Alex Jones’ Infowars to be closed, assets liquidated

Alex Jones’ Infowars to be closed, assets liquidated

Alex Jones’ Infowars to be closed, assets liquidated

A US bankruptcy court trustee plans to shut down Alex Jones’ media platform Infowars and liquidate its assets to help pay the $1.5 billion in lawsuits Jones owes for calling repeated Sandy Hook Elementary School in 2012 as a hoax.

In an “emergency” motion filed Sunday in Houston, trustee Christopher Murray indicated publicly for the first time that he plans to “conduct an orderly liquidation” of Infowars’ parent company’s operations and “liquidate inventory.” Murray, who was appointed by a federal judge to oversee the assets in Jones’ personal bankruptcy case, did not give a timeline for the liquidation.

Jones has said on the web and on his radio shows that he expects Infowars to run for a few more months before shutting down due to bankruptcy. But he promised to continue his bombastic broadcasts in another way, possibly on social media. He had also talked about someone else buying the company and allowing him to continue his shows as an employee.

Murray also asked U.S. Bankruptcy Judge Christopher Lopez to immediately end the Sandy Hook families’ efforts to collect the massive amount Jones owes them. Murray said those efforts would interfere with his plans to close the parent company, Free Speech Systems of Austin, Texas, and sell its assets — most of the proceeds going to the families.

On Friday, lawyers for the parents of one of the 20 children killed in the Newtown, Conn., attack asked a Texas state judge to order Free Speech Systems, or FSS, to turn over certain assets, including money in the bank, to the families. accounts and seize his accounts. Judge Maya Guerra Gamble approved the request, court records show, prompting Murray’s emergency motion.

Parents Neil Heslin and Scarlett Lewis, whose 6-year-old son Jesse Lewis was killed in the shooting, won a $50 million verdict in Texas over Jones’ lies that the shooting was a hoax in the scene of crisis actors with the goal. of increasing arms control. In a separate lawsuit in Connecticut, Jones was ordered to pay other Sandy Hook families more than $1.4 billion for defamation and emotional distress.

Referring to the families’ collection efforts, Murray said in Sunday’s court filing that “The specter of an on-the-spot seizure of FSS’s assets, including its cash, threatens to throw the business into chaos, potentially stopping it in its tracks. at the expense of his duties in Jones’ personal bankruptcy case.

“Counsel seeks the intervention of this Court to prevent value-destroying money grabbing and to allow an orderly process to take its course,” Murray said.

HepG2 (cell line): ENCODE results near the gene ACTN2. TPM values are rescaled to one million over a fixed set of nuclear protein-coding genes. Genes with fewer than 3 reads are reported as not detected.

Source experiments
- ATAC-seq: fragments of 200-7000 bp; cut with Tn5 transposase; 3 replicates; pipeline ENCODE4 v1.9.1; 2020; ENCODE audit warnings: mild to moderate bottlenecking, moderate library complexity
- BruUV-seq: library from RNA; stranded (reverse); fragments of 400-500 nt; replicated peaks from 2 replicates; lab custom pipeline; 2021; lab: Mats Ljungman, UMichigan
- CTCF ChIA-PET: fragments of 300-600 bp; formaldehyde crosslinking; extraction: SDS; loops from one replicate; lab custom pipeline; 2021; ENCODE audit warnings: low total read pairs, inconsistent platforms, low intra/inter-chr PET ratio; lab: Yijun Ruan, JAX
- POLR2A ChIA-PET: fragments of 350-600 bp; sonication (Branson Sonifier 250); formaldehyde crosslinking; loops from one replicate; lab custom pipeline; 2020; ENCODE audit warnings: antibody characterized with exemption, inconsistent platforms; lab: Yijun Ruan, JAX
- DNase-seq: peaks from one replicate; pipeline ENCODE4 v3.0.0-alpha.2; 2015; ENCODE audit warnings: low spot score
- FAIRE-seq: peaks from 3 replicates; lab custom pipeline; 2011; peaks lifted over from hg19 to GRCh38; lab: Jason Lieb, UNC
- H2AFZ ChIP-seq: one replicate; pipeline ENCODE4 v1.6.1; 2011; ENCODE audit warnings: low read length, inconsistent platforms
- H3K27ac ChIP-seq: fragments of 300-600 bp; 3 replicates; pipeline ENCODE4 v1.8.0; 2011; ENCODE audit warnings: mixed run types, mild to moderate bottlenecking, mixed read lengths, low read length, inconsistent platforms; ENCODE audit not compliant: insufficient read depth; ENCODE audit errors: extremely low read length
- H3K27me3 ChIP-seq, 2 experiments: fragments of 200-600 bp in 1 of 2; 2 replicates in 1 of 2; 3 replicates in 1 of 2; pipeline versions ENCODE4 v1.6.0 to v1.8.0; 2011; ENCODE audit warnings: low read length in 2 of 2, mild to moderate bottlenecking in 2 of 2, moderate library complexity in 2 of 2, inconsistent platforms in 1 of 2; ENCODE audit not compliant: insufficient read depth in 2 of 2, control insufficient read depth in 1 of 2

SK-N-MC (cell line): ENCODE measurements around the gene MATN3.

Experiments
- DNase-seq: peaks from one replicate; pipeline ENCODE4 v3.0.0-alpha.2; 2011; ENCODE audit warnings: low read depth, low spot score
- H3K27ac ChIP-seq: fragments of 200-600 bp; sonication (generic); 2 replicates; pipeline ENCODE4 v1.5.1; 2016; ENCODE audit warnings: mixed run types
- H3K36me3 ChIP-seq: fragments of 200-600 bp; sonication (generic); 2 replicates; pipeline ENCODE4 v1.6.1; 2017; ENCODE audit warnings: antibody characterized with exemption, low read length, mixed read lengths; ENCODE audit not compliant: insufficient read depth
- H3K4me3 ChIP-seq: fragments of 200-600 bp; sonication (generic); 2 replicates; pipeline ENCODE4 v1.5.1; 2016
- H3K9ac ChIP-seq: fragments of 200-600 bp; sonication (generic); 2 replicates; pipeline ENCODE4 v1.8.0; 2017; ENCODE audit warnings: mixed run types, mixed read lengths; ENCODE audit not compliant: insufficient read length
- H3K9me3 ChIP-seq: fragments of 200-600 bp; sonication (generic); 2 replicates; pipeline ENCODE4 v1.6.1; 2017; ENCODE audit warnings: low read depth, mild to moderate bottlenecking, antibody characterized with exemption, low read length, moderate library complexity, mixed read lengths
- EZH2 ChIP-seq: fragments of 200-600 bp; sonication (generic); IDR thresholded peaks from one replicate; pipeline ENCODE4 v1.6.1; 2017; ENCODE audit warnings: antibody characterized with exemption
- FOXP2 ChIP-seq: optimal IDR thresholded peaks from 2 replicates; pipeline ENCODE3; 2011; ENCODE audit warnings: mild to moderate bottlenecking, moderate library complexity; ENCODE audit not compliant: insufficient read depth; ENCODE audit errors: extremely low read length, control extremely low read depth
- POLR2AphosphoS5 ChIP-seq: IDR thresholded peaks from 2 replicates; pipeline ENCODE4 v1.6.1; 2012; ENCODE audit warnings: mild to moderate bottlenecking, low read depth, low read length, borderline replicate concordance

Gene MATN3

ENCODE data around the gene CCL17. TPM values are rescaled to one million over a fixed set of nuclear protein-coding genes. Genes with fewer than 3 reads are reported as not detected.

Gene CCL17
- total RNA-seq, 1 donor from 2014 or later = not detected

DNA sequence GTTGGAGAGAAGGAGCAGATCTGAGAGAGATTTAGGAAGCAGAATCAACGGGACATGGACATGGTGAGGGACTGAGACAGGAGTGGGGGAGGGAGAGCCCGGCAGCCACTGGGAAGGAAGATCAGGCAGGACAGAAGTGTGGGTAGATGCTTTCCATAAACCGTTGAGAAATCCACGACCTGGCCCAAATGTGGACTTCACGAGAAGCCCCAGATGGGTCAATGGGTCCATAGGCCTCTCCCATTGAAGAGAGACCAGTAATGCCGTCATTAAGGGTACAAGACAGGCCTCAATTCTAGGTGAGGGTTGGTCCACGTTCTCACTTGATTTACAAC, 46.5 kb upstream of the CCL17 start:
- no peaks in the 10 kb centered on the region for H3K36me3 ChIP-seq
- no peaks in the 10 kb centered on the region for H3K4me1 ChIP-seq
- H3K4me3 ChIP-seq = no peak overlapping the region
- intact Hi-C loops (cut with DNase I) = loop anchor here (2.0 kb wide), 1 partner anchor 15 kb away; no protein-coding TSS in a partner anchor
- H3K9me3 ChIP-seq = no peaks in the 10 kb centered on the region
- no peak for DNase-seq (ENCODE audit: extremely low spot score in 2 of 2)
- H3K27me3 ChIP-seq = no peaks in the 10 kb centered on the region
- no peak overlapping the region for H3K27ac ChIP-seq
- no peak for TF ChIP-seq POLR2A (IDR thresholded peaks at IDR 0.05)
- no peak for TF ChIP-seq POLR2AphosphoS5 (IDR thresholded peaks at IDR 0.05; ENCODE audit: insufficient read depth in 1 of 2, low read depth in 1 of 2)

Murray also asked the judge to clarify his authority over Jones’ bank accounts. As part of Jones’ personal bankruptcy case, his ownership rights in FSS were turned over to Murray. Jones continued his daily broadcasts in the meantime.

It was not immediately clear when the bankruptcy judge would address Murray’s motion.

Bankruptcy attorneys for Jones, Heslin and Lewis did not immediately return messages seeking comment Monday.

Christopher Mattei, an attorney for the Sandy Hook families in the Connecticut lawsuit, said they support the trustee’s new motion. He also said the families were disappointed by the motion filed Friday in Texas court by Heslin and Lewis, which he said would “undermine” an equitable distribution of Jones’ assets to all families.

“This is exactly the unfortunate situation that Connecticut families (the lawsuit) were hoping to avoid,” Mattei said.

The families in both lawsuits, who have yet to receive anything from Jones, appear likely to receive only a fraction of what Jones owes them.

Jones has about $9 million in personal assets, according to the most recent financial court filings. Free Speech Systems has about $6 million in cash on hand and about $1.2 million in inventory, according to recent court testimony.

On June 14, Lopez, the bankruptcy judge, approved the conversion of Jones’ personal bankruptcy case from a reorganization to a liquidation, which Jones requested. Lopez also dismissed FSS’s bankruptcy reorganization case after attorneys for Jones and the Sandy Hook families could not agree on a final bankruptcy plan.

The bankruptcy cases automatically halted the families’ efforts to collect any of the $1.5 billion, under federal law. The FSS bankruptcy filing meant that the families would have to move those efforts from bankruptcy court to state courts in Texas and Connecticut, where they won legal rulings.

Jones and Free Speech Systems filed for bankruptcy protection in 2022, the same year that relatives of many of the victims of the school shooting that killed 20 first-graders and six educators won their lawsuits.

Relatives said they were traumatized by Jones’ farcical conspiracies and the actions of his followers. They testified that they were harassed and threatened by Jones’ supporters, some of whom confronted grieving families in person, saying the shooting never happened and their children never existed. A parent said someone threatened to dig up his dead son’s grave.

Jones is appealing the rulings in state courts. He said he now believes the shooting happened, but his right to free speech allowed him to say it didn’t.

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